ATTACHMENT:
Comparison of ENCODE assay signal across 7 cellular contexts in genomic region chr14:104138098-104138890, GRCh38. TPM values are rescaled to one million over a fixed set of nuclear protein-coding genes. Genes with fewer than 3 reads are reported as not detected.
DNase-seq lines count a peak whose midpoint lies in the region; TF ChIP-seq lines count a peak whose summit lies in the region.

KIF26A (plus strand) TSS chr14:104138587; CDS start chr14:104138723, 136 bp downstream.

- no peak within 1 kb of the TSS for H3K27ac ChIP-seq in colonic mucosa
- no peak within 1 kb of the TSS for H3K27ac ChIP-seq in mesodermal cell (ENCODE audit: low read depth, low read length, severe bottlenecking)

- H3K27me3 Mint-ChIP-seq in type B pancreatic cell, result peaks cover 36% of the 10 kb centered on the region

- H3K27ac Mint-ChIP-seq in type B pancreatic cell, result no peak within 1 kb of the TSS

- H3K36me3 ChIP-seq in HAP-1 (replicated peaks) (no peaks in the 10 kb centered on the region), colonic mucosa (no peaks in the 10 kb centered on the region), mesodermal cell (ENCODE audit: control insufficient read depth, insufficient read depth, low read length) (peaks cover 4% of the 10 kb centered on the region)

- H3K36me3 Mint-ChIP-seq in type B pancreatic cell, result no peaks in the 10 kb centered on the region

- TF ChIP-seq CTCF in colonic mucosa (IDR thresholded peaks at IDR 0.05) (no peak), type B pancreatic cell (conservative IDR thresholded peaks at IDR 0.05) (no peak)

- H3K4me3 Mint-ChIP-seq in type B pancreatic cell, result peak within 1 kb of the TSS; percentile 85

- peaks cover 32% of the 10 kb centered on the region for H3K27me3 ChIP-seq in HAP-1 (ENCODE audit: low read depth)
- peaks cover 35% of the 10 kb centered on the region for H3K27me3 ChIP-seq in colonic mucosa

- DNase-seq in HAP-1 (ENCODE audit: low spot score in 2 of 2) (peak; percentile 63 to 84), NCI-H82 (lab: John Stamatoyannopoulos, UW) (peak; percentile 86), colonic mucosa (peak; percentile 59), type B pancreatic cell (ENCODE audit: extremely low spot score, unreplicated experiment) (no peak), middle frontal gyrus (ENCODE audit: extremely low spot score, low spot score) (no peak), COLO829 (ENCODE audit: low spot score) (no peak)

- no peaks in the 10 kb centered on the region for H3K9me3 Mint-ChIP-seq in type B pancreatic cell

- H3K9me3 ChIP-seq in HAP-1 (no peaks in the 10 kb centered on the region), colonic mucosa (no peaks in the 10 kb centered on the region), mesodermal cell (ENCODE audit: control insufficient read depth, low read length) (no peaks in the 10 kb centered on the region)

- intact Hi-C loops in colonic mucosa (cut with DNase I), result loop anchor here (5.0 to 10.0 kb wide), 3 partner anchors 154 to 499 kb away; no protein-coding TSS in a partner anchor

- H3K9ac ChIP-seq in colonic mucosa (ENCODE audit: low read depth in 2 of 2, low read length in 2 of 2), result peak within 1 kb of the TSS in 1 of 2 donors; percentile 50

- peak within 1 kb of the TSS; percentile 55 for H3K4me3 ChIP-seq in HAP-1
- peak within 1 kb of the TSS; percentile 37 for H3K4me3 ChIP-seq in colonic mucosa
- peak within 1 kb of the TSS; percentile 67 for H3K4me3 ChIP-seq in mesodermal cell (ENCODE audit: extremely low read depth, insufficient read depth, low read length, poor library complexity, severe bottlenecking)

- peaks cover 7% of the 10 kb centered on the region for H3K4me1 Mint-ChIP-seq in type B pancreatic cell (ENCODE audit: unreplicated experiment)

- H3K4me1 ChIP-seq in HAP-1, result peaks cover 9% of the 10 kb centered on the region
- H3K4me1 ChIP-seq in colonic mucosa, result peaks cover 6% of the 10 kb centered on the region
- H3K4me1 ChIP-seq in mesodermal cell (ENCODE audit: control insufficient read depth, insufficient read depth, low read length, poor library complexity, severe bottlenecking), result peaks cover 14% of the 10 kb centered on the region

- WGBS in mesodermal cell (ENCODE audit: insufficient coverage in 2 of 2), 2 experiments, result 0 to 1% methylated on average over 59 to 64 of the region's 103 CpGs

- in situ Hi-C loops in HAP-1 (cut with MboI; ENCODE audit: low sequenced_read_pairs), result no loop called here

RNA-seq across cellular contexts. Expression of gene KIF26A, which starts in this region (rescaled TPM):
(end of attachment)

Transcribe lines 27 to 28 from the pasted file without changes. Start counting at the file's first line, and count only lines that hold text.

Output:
- in situ Hi-C loops in HAP-1 (cut with MboI; ENCODE audit: low sequenced_read_pairs), result no loop called here

RNA-seq across cellular contexts. Expression of gene KIF26A, which starts in this region (rescaled TPM):